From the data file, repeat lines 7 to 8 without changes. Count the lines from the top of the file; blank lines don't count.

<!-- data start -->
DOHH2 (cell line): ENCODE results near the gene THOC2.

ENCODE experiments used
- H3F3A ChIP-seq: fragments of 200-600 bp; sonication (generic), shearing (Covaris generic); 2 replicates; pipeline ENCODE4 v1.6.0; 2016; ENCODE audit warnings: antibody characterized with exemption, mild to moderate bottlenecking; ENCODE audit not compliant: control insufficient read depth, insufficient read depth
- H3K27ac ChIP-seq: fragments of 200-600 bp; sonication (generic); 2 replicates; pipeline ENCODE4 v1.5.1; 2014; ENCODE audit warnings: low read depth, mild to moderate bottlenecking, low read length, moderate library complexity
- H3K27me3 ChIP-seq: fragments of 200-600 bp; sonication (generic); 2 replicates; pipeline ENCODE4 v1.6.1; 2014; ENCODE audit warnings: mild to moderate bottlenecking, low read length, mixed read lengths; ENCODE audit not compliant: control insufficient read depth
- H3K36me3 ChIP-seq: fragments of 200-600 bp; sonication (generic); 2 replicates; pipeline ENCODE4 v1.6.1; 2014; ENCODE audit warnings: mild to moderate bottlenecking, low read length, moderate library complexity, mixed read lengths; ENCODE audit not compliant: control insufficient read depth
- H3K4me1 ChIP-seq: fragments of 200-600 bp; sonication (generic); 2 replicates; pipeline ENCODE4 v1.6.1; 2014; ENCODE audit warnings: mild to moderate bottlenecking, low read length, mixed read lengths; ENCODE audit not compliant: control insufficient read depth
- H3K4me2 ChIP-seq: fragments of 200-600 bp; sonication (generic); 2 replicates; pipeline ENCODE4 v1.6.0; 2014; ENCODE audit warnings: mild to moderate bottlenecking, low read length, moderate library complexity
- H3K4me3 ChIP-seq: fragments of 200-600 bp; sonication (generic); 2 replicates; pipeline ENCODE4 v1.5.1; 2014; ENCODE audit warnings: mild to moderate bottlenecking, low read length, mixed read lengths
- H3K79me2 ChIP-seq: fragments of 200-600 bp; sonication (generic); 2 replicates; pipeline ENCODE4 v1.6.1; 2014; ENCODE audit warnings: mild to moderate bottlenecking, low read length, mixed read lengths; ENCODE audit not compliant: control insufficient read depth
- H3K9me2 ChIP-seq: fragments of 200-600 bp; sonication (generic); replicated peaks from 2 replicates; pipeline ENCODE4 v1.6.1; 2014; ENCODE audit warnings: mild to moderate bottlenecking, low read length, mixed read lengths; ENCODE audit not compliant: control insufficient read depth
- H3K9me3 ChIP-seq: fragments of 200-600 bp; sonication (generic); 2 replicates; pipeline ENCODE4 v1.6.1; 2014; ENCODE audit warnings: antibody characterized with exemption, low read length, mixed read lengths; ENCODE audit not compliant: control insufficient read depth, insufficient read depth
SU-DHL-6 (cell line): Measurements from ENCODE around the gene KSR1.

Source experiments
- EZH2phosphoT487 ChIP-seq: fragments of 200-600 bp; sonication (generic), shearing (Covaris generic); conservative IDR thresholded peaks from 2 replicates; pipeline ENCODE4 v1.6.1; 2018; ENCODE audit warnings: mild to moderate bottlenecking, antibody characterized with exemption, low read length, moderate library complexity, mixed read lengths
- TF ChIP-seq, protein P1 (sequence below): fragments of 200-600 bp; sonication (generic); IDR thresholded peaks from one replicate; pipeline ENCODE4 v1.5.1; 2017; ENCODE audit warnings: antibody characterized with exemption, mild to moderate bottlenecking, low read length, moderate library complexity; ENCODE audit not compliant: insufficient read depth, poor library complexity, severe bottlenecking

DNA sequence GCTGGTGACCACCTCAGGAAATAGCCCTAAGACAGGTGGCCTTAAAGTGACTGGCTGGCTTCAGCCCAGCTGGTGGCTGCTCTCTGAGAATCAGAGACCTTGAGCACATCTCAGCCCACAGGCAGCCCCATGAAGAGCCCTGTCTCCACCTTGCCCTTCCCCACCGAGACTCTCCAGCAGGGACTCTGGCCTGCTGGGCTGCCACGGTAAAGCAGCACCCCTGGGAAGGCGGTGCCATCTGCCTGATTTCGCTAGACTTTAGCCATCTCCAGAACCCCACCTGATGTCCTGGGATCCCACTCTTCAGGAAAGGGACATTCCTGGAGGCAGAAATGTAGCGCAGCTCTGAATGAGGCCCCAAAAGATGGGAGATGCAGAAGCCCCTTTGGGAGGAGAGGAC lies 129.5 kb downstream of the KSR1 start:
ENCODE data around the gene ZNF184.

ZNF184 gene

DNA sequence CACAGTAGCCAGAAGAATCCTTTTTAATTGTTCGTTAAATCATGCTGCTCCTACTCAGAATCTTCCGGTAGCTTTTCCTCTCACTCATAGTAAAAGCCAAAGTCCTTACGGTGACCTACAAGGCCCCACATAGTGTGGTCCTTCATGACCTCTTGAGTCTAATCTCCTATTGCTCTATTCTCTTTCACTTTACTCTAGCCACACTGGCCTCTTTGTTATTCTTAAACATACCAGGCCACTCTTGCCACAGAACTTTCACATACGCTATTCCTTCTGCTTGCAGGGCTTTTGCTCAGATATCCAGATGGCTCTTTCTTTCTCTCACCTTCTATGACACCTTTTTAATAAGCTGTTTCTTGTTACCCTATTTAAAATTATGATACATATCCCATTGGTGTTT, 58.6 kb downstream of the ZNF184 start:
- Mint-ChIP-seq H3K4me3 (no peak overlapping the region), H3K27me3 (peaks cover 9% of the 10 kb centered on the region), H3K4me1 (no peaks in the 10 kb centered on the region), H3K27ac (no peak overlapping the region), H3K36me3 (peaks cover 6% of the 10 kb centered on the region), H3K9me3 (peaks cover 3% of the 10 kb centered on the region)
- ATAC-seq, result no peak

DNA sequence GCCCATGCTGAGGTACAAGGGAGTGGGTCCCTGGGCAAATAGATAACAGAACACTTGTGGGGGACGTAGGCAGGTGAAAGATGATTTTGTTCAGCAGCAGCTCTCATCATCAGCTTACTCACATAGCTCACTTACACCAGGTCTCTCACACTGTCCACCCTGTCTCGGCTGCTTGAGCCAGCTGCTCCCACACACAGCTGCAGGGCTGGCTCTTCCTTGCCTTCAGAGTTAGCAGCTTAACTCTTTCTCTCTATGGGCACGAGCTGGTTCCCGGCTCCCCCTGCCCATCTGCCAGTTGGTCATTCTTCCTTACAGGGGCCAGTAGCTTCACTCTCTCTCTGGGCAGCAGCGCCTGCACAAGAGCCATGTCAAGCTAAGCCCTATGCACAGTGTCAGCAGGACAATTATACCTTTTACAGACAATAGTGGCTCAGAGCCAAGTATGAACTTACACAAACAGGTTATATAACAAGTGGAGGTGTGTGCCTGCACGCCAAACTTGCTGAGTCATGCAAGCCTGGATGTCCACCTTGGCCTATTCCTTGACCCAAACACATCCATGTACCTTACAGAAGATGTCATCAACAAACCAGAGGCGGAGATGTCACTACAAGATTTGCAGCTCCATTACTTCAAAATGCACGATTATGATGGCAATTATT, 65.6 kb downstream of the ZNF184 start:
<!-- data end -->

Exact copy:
- H3K4me1 ChIP-seq: fragments of 200-600 bp; sonication (generic); 2 replicates; pipeline ENCODE4 v1.6.1; 2014; ENCODE audit warnings: mild to moderate bottlenecking, low read length, mixed read lengths; ENCODE audit not compliant: control insufficient read depth
- H3K4me2 ChIP-seq: fragments of 200-600 bp; sonication (generic); 2 replicates; pipeline ENCODE4 v1.6.0; 2014; ENCODE audit warnings: mild to moderate bottlenecking, low read length, moderate library complexity